4.3. Cell Wall-Inhibiting Peptides

Other FDA-approved AMPs are inhibitors of bacterial cell wall synthesis: vancomycin, oritavancin, dalbavancin, and telavancin. These glycopeptides bind to the D-alanyl-D-alanyl amino acids on peptidoglycan chains and prevent the incorporation of N-acetylmuramic acid and N-acetylglucosamine. Their binding blocks peptidoglycan elongation and cell wall formation, killing the bacteria [27,28,29,30,65,95].

4.4. Peptides Having Other Inhibitory Mechanisms

Other potential targets for inhibiting bacterial growth include DNA, RNA, and ribosomes (protein synthesis). Peptides with these mechanisms include edeine [96,97], tuberactinomycins [98], and dityromycin [99]. Edeine is an antimicrobial pentapeptide that binds to the binding site (P-site) of both 30S subunits and 70S ribosomes, thus inhibiting the binding of aminoacyl-tRNA and blocking translation initiation [96,97]. Tuberactinomycins, a group of cyclic peptides, inhibit prokaryotic protein synthesis and group I self-splicing via binding to the G-binding site and backbone of the intron RNA [98]. The antimicrobial cyclic decapeptide dityromycin has been shown to block elongation factor G (EF-G)-catalyzed translocation by disrupting the contact between EF-G and ribosomal protein S12, so that it deactivates the ribosome-EF-G complex and prevents translocation [99].

5. Conclusions and Future Perspectives

Peptide therapeutics have only made up a minority of all new molecular entities approved by the FDA (Figure 4A). Peptides have mostly been utilized to treat bacterial skin infections, pink eye, or wounds [100,101], e.g., Neosporin® (gramicidin; manufactured by Monarch Pharmaceuticals, Inc., Bristol, TN, USA), Cubicin® (daptomycin; manufactured by Merck & Co., Inc., Kenilworth, NJ, USA), Vancocin®HCl (vancomycin; manufactured by ANI Pharmaceuticals, Inc., Baudette, MN, USA), Orbactiv® (oritavancin; manufactured by Melinta Therapeutics, Inc., New Haven, CT, USA), DalvanceTM (dalbavancin; manufactured by Allergan Sales, LLC, Irvine, CA, USA), and Vibativ® (telavancin; manufactured by Theravance Biopharma, Inc., San Francisco, CA, USA). Several AMPs have been approved for direct injection into the human body, e.g., Cubicin, Vancocin, Orbactiv, Dalvance, Vibativ, and Coly-Mycins, because of their longer elimination half-life (ranging from hours to days) and better pharmacokinetics [31,32,33,34] compared with gramicidin or other AMPs. However, most of these lipopeptide antibiotics (except colistin) are used for treating Gram-positive bacterial infections, and only a few of them have been administered as oral solutions or tablets because of their poor penetration of the intestinal mucosa [102]. Oral vancomycin (Vancocin) is limited to the treatment of Gram-positive bacterial infections, such as Clostridium difficile diarrhea and staphylococcal enteritis, because of its poor absorption and ingestion in the body and the severity of these infections. AMPs to treat infections caused by Gram-negative bacteria are clearly needed.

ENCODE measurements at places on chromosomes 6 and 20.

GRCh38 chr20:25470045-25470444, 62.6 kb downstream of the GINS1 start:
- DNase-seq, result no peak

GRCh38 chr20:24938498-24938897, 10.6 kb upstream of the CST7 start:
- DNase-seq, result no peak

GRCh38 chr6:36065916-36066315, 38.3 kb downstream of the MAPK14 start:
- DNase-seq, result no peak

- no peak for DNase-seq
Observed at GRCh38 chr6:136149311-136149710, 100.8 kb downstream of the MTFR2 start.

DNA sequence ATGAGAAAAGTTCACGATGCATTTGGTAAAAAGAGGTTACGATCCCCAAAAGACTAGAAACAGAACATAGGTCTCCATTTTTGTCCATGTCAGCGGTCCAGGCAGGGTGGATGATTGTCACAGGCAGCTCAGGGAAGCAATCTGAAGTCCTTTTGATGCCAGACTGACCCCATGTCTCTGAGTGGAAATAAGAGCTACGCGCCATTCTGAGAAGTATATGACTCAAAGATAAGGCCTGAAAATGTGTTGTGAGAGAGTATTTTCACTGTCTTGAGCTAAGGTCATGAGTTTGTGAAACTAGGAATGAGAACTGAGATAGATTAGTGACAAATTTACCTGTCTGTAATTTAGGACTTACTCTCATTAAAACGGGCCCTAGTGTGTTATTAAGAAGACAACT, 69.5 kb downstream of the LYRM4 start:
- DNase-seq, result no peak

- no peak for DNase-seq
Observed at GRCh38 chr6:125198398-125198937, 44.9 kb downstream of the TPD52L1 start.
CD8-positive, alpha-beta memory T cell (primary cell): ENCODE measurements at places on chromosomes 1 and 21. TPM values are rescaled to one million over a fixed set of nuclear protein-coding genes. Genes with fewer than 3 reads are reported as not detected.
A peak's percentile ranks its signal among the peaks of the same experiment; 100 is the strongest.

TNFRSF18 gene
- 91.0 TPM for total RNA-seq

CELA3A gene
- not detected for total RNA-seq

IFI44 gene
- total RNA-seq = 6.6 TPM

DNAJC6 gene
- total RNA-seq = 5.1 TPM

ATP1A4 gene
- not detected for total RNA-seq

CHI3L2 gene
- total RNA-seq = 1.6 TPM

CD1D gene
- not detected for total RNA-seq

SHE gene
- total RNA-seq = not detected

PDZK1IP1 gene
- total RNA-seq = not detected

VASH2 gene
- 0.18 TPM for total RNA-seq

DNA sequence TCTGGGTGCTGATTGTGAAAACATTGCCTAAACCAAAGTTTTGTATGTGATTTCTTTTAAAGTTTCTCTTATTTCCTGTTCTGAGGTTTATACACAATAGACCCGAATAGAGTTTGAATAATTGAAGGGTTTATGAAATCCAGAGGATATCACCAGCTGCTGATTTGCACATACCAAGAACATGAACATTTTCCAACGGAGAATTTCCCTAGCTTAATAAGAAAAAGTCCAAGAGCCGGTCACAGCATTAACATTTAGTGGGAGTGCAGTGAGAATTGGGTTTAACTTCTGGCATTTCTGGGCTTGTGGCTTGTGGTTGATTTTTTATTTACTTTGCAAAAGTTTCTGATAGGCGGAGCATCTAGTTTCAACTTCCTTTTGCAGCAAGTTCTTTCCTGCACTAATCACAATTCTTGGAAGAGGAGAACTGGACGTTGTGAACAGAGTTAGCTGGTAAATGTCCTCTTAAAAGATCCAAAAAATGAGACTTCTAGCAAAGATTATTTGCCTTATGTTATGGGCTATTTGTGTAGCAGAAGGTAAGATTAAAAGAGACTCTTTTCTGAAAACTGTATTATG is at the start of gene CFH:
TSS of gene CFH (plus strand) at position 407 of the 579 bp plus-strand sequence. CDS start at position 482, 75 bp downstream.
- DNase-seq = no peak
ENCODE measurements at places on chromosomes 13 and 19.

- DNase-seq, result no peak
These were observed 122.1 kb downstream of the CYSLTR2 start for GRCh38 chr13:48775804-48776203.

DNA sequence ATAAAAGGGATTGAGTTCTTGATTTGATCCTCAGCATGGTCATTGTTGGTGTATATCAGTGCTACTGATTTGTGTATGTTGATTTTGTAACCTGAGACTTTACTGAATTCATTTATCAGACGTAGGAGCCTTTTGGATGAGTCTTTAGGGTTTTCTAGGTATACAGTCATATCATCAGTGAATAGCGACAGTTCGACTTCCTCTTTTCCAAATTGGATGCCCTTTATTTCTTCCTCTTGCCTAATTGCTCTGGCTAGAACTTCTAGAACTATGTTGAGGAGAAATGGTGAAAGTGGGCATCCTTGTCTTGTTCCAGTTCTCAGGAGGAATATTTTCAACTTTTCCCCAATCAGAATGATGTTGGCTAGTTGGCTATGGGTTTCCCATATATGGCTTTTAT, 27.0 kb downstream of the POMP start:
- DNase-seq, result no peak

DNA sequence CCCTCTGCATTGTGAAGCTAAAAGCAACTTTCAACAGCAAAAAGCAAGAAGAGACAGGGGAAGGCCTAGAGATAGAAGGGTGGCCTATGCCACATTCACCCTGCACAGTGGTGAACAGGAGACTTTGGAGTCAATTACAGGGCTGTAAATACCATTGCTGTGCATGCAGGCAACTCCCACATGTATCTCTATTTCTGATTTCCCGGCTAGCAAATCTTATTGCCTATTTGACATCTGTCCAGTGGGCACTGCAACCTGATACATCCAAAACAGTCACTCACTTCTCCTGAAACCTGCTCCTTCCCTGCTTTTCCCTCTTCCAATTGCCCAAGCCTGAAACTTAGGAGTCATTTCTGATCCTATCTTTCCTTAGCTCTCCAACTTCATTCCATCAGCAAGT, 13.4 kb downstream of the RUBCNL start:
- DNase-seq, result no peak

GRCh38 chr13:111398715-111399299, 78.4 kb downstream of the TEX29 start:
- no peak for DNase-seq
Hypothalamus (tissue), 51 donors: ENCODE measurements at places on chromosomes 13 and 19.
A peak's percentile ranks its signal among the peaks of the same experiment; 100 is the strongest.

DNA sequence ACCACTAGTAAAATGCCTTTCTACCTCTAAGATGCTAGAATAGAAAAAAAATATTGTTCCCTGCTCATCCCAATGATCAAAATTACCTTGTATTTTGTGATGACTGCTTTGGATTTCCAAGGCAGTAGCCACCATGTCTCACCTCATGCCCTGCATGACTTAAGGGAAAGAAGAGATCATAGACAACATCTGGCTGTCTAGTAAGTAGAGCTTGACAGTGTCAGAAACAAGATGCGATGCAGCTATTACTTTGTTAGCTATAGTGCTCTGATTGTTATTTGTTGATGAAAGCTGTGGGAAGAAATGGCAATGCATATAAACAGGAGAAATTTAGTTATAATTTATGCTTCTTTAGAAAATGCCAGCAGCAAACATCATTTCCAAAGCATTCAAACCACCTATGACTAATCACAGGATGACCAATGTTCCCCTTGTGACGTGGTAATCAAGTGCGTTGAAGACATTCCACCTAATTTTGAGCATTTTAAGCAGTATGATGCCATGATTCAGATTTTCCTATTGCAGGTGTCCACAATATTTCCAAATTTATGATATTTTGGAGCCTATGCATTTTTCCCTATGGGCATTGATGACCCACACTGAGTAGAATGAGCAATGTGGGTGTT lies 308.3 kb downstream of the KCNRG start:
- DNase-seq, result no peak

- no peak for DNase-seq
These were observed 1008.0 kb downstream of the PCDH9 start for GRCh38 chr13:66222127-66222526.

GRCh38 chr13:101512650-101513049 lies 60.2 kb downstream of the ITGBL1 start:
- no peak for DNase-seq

Although vancomycin has been approved by the FDA, several clinical studies have shown that it may cause kidney damage in some patients or at high doses. Oritavancin and dalbavancin were, in fact, developed to improve the antibacterial activity of vancomycin, so that the dose could be reduced and toxicity lowered or prevented. Although the side effects of these compounds are mild, their effectiveness against drug-resistant Gram-positive organisms and for long-term treatment remains ambiguous [103,104,105]. Telavancin, another derivative of vancomycin, is more effective for treating a range of drug-resistant Gram-positive bacteria, but it has been reported that it may induce acute kidney injury and have a higher death rate than vancomycin [106,107]. Colistin may cause damage to the kidneys and the central nervous system in adult patients, and heavy use of colistin can result in the occurrence of colistin-resistant bacteria, making it problematic for regular use [108,109,110]. Other extensively studied pore-forming AMPs, such as alamethicin and melittin, are hemolytic and cytotoxic [69,111,112]; therefore, no clinical study has been conducted (see more information on ClinicalTrials.gov website: https://clinicaltrials.gov). This suggests that controlling the selectivity, reducing the toxicity, and lowering unexpected side effects are essential to the design of AMPs as human medicines [38,49].